EXISTING LEGISLATIVE FRAMEWORK

19. The Ombudsman has no powers to enforce recommendations. This will not change. In extending the Ombudsman's remit, we do not intend to alter the fundamental characteristics of the Ombudsman's work. In particular, the Ombudsman can only investigate a complaint if the Ombudsman is satisfied that local procedures have first been exhausted (unless it is unreasonable in the circumstances to expect this) (section 7(9) and (10) of the 2002 Act refers). The Ombudsman is also unable to investigate "action taken in respect of appointments or removals, pay, discipline, superannuation or other personnel matters" (paragraph 8 of schedule 4 to the 2002 Act refers).

20. Paragraph 10 of Schedule 4 to the 2002 Act prevents the Ombudsman from investigating "action concerning-

  1. the giving of instruction, whether secular or religious, or
  2. conduct, curriculum or discipline,

in any educational establishment under the management of an education authority."

21. This provision is there to prevent the Ombudsman from questioning matters which are professional judgments about education. "The giving of instruction" would cover the method by which a topic is taught. "Conduct, curriculum or discipline" have self-explanatory meanings.

Q5 Should this exclusion apply similarly to FE colleges and HEIs?

ACADEMIC APPEALS

22. Because of their very nature, FE colleges and HEIs have well-established procedures for dealing with matters of academic judgment, including appeals about markings and examinations. Since the consideration of academic matters is an integral facet of the independent nature of further and higher education institutions, we believe it would be necessary to exclude the substance of such complaints from the Ombudsman's remit. However, in order to bolster students' confidence in the institutions' handling of such complaints, we consider that it may be appropriate to allow the Ombudsman to investigate associated procedural matters.

Q6 Should matters of academic judgment be excluded from the Ombudsman's remit?

Q7 Should the Ombudsman have powers to investigate procedural matters associated with academic appeals?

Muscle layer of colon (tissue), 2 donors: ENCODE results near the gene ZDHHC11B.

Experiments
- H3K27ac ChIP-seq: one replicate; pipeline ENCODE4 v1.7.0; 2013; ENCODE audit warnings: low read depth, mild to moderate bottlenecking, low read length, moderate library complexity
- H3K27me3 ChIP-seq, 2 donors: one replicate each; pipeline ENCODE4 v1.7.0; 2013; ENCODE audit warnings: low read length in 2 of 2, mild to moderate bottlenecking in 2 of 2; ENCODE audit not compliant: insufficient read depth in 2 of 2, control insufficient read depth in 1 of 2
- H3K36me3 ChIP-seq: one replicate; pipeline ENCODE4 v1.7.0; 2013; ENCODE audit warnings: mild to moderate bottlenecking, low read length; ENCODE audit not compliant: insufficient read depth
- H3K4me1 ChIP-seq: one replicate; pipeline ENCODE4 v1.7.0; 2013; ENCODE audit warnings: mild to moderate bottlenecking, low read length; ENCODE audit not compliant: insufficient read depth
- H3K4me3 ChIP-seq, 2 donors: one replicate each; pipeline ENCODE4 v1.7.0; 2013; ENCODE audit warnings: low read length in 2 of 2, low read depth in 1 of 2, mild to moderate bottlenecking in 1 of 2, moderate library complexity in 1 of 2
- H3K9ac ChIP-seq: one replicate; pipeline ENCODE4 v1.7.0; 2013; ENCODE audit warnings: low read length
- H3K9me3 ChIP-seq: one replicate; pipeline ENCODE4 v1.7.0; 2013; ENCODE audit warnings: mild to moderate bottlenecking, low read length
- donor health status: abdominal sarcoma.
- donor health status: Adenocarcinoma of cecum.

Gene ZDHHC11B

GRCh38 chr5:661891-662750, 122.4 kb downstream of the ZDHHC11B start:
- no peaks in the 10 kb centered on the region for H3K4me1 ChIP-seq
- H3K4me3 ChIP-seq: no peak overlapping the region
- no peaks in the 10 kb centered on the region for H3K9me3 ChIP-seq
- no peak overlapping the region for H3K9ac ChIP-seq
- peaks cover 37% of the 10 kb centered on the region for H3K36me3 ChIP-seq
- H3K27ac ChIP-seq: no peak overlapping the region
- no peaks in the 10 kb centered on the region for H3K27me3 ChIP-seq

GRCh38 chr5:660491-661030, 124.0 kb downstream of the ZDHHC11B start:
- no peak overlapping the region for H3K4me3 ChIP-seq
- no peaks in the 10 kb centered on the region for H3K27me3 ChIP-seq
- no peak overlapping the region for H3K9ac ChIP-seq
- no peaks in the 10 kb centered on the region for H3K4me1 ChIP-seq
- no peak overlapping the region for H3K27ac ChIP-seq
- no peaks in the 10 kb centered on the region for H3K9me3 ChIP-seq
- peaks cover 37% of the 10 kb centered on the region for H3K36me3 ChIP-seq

RESOURCE IMPLICATIONS

Office of the Ombudsman

23. Any extension of the Ombudsman's remit would have resource implications for the Ombudsman's office. The Scottish Executive, in consultation with the Ombudsman, will separately seek information from educational establishments in order to estimate the impact on the Ombudsman's workload before introducing any necessary legislation.

Educational Establishments

24. The Executive recognises that there are likely to be resource implications (in terms of staff time etc.) for educational establishments brought within the Ombudsman's jurisdiction. Clearly the more investigations the Ombudsman conducts into the activities of a particular institution, the higher those indirect costs will be for that institution. There is no such thing as an "average" Ombudsman investigation, so attempting to produce such a figure would be meaningless. There is a wide range of public bodies already within the Ombudsman's remit. Those bodies bear the discipline of meeting the resources implications from within their own budgets. We believe the further and higher education sectors should be treated no differently.

OTHER MATTERS

Q8 Are there any other matters not referred to above which you wish to bring to our attention?

ANNEX A
SUMMARY OF QUESTIONS

Q1 Are existing arrangements and local procedures for investigating complaints about further education colleges and higher education institutions effective?

Q2 Would there be value in giving the Executive or the Ombudsman a role in ensuring a certain level of consistency across institutions and what might this role entail?

Q3 Views are invited on the Executive's plan to give the Scottish Public Services Ombudsman powers to investigate complaints about provision at Scotland's 46 FE colleges.

Q4 Views are invited on the Executive's plan to give the Scottish Public Services Ombudsman powers to investigate complaints about provision at Scotland's HEIs.

Q5 Should this exclusion [giving of instruction, curriculum issues etc.] apply similarly to FE colleges and HEIs?

Q6 Should matters of academic judgment be excluded from the Ombudsman's remit?

Q7 Should the Ombudsman have powers to investigate procedural matters associated with academic appeals?

Q8 Are there any other matters not referred to above which you wish to bring to our attention?

ANNEX B
LIST OF CONSULTEES

Association of Managers of Student Services in Higher Education (Scotland)
Association of Scottish Colleges
AUT
Beattie Resources for Inclusiveness in Technology and Education Centre
Citizens Advice Scotland
Coalition of Higher Education Students in Scotland
Commission for Racial Equality
Disability Rights Commission
EIS
Equality Network
Equal Opportunities Commission
46 Further Education Colleges
46 Further Education Student Associations
Her Majesty's Inspectorate of Education
20 Higher Education Institutions
20 Higher Education Student Associations
Highlands and Islands Enterprise
Linking Education and Disability Scotland
32 Local Education Authorities
National Association of Managers of Student Services
NUS (Scotland)
QAA Scotland
Royal Society of Edinburgh
Scottish Consumer Council
Scottish Enterprise
SFHEA
Scottish Agricultural College
Scottish Agricultural College Student Association
Scottish Civic Forum
Scottish Faith Council
Scottish Further Education Funding Council
Scottish Further Education Unit
Scottish Higher Education Funding Council
Scottish Parliament Corporate Body
Scottish Parliament Enterprise and Culture Committee
Scottish Public Services Ombudsman
Scottish Qualifications Authority
Scottish Refugee Council
Scottish Science Advisory Committee
Scottish Youth Parliament
SKILL
STUC
UNISON
Universities Scotland.